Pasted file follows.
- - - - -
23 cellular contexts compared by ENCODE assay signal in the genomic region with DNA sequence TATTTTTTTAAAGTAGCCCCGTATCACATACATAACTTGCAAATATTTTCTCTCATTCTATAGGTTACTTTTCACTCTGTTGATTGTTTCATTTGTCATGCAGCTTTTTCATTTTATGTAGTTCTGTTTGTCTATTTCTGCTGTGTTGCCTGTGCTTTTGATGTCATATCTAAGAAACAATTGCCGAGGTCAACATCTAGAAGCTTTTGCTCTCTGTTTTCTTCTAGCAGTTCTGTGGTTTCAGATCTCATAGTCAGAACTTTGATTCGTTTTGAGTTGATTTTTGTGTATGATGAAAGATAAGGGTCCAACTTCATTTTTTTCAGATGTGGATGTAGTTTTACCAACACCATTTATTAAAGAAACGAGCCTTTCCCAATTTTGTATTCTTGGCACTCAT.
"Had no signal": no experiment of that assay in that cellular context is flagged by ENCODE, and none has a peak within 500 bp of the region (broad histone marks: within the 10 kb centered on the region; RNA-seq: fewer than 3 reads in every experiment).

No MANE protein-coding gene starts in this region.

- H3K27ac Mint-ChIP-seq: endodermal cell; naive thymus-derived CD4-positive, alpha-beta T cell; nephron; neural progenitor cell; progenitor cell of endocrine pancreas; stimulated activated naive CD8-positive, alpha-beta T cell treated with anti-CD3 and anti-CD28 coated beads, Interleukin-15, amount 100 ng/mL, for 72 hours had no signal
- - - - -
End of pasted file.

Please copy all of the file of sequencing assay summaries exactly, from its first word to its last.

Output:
23 cellular contexts compared by ENCODE assay signal in the genomic region with DNA sequence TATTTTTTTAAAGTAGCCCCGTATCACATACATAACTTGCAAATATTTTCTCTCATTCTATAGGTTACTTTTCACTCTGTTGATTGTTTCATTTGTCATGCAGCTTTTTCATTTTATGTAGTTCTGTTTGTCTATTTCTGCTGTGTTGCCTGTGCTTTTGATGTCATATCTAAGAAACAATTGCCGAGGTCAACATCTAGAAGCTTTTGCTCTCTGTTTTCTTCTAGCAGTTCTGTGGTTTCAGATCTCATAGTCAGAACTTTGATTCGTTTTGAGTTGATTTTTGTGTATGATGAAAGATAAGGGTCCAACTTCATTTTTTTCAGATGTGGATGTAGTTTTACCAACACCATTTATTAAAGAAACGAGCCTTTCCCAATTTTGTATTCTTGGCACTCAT.
"Had no signal": no experiment of that assay in that cellular context is flagged by ENCODE, and none has a peak within 500 bp of the region (broad histone marks: within the 10 kb centered on the region; RNA-seq: fewer than 3 reads in every experiment).

No MANE protein-coding gene starts in this region.

- H3K27ac Mint-ChIP-seq: endodermal cell; naive thymus-derived CD4-positive, alpha-beta T cell; nephron; neural progenitor cell; progenitor cell of endocrine pancreas; stimulated activated naive CD8-positive, alpha-beta T cell treated with anti-CD3 and anti-CD28 coated beads, Interleukin-15, amount 100 ng/mL, for 72 hours had no signal